How we did, and other Midterm 2018 reflections
It has been over a month since the 2018 midterm elections, and even though the final seat tally in the House is still undecided (thanks to possible election fraud in North Carolina district 9), it seems appropriate to reflect on the model I built for CNN, including successes, mistakes, and lessons learned.
To refresh on the details of how the model works, I recommend going to my model talk blog post, the methodology tab of my web app, or looking at the code for my web app on Github. These diagrams show the process we used to develop the model, with the goal of producing district-level and probabilistic predictions.
We start with some raw data, and after making some transformations and new features, we split the data into a training set (which is used to build the model, a random forest) and the testing set (which is fed to the trained model to produce predictions). The output is a set of vote share estimates for each district, which is great! But these don’t exactly capture the uncertainty of each election, so we keep going…
Now we’ve got something! For each district, we have a predicted vote share that we deem “most likely”, but then express the uncertainty of this outcome with bounds and an associated probability of victory for the Democrat. Then we can roll these up into a national forecast that shows the range of possibilities in the overall seat totals.
People hate uncertainty. They would rather we say, “Here is how many seats this party will win overall, and here are the districts they will win…” then decide if we were “right” or “wrong”. A more truthful forecast captures uncertainty and assigns a degree of confidence to each possible outcome. Forecasters who claim to be more confident than this or only provide a single predicted outcome are misleading you and will be wrong more often than they are right.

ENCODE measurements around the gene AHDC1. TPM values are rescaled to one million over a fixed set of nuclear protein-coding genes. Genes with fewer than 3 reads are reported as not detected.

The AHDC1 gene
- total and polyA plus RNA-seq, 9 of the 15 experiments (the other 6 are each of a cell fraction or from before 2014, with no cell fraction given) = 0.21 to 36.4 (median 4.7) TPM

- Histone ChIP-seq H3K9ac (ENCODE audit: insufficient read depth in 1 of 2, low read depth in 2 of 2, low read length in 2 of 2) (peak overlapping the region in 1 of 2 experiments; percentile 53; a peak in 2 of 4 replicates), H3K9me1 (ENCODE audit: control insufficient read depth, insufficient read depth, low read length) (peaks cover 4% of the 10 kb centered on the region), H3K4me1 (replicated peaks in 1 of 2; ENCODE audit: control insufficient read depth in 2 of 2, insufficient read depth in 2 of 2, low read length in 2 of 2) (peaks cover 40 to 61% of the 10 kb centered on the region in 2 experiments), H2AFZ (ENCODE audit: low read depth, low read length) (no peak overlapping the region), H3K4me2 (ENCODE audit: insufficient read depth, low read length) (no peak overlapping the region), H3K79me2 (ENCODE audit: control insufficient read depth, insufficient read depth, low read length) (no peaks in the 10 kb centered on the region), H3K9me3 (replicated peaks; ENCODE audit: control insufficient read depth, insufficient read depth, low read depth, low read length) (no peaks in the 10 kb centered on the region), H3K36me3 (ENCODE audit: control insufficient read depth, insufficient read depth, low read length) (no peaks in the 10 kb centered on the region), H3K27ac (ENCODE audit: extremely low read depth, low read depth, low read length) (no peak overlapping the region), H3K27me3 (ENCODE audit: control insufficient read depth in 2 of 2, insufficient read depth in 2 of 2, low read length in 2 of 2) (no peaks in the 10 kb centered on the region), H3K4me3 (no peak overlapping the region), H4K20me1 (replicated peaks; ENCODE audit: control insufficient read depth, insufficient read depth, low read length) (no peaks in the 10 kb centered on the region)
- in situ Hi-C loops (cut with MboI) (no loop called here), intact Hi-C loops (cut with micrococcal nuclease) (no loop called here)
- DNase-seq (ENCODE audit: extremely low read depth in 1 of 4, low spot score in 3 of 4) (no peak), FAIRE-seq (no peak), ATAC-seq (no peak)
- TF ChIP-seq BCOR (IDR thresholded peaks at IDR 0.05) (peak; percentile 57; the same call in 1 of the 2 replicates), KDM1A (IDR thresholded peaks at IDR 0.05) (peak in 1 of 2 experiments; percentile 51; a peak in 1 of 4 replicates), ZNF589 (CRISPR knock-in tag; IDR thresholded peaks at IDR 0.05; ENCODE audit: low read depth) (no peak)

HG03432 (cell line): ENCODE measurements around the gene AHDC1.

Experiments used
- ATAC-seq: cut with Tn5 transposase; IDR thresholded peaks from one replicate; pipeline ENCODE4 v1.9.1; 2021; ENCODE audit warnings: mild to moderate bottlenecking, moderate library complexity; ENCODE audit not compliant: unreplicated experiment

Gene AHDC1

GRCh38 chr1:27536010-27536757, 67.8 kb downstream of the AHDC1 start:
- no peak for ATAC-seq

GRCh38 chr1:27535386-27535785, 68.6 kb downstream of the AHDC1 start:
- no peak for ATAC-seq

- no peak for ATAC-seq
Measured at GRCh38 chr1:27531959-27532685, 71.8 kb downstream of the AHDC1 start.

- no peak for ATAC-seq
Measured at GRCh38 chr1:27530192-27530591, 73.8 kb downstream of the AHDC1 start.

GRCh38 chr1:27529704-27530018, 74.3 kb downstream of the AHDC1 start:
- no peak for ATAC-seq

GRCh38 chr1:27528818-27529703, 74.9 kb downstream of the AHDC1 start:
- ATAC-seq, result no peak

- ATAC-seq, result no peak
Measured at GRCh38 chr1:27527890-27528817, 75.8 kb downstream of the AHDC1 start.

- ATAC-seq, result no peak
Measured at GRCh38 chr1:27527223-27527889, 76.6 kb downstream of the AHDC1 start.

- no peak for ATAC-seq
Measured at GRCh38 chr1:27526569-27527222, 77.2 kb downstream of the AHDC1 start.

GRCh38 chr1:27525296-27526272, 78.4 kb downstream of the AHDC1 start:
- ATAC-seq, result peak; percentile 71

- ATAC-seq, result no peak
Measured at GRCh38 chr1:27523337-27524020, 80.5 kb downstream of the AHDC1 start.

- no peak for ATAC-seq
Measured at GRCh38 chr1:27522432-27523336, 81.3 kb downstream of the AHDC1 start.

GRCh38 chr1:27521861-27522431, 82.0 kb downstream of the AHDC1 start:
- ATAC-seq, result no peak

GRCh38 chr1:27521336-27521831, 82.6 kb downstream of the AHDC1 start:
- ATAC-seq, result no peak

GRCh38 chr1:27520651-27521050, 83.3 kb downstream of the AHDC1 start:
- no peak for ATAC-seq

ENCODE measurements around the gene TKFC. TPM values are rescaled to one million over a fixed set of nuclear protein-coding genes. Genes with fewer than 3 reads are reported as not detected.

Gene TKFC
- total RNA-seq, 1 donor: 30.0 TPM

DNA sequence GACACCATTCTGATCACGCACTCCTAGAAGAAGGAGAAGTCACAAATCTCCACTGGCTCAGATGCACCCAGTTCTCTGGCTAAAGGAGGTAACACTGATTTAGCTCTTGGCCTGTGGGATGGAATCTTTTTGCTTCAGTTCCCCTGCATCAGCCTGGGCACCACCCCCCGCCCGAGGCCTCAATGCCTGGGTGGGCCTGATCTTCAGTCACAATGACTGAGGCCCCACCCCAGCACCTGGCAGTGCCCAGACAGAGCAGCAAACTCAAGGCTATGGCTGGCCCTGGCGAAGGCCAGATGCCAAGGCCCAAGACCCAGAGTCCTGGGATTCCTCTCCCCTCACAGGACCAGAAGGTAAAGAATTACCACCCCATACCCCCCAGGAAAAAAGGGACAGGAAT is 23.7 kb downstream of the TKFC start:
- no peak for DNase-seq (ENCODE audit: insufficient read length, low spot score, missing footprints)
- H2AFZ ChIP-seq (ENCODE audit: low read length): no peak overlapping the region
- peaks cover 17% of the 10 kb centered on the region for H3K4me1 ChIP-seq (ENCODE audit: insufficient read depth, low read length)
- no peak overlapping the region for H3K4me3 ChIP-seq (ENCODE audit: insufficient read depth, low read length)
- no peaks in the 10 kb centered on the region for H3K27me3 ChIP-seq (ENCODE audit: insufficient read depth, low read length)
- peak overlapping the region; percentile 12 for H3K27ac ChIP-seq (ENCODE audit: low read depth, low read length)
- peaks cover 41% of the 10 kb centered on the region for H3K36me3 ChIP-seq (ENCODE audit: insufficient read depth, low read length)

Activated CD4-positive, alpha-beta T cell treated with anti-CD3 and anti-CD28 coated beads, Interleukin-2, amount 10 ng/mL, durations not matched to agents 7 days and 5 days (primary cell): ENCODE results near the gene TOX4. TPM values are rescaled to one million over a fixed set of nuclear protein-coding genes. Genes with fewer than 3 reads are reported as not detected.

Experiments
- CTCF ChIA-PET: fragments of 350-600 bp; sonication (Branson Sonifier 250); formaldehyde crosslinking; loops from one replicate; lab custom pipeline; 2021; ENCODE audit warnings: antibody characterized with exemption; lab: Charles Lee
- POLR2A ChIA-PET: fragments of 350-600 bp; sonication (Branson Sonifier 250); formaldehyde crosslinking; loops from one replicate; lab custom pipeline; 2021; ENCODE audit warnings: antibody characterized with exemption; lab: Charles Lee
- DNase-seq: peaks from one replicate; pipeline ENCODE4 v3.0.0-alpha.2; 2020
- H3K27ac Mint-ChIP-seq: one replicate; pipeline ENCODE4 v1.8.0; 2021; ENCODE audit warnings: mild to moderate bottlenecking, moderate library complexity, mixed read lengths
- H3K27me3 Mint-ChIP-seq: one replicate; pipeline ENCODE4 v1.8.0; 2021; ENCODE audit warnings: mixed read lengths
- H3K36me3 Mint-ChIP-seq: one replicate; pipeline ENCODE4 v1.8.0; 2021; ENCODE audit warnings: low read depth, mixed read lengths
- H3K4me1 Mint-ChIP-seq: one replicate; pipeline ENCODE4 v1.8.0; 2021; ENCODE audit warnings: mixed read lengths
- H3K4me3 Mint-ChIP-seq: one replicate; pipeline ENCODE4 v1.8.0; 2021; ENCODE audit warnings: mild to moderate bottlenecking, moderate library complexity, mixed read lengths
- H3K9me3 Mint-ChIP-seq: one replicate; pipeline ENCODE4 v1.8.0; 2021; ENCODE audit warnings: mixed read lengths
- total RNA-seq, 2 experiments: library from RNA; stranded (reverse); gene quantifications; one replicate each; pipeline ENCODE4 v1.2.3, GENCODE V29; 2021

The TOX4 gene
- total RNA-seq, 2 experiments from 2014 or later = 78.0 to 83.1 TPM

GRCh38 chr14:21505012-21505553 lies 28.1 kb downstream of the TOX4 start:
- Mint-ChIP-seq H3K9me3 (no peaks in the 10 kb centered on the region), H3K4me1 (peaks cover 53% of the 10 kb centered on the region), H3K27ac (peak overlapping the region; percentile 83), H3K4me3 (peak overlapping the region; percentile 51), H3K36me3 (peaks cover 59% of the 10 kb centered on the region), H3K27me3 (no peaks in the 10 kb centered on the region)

Yeah…that’s great. But how accurate was it?
Keep in mind that there is still one race to be called, but here I will describe the results as they stand right now. There are many ways to judge the accuracy of these models…
Look at the overall “top line” result (which party took control?)
- Simple method: Was the top line prediction “right”? (Yes, we said Democrats had an 80% chance to take control of the House)
- Better, but still simple: How close did we get the final seat tally (Predicted 227 seats for Dems, they will end up with ~234 seats), how many districts did we call “correctly” (422 of 435 district forecasts were “right”, which is about 97% accurate)
Most models for the House did well in the metrics above, so it is tough to differentiate them using such simple measures of accuracy.
Instead, we can look at the district level predictions.
- Pretty good method: Is the model properly tuned? Did it get about half of its predicted “toss-ups” correct, most of the “leans” correct, and almost all of the “likelys” correct? (we got 45% of toss-ups correct, 85% of leans, 95% of likelys).
- Best method: Brier Score – measures the accuracy of probabilistic predictions (ranging from 0 to 1) to events that are mutually exclusive (only one candidate per district wins) and discrete (the only possible outcomes for each candidate are victory or defeat). Here’s how it works:
Bottom line: of all the House models out there in 2018, the two with the best Brier scores were CNN’s (0.025) and Fivethirtyeight’s Deluxe model (0.023)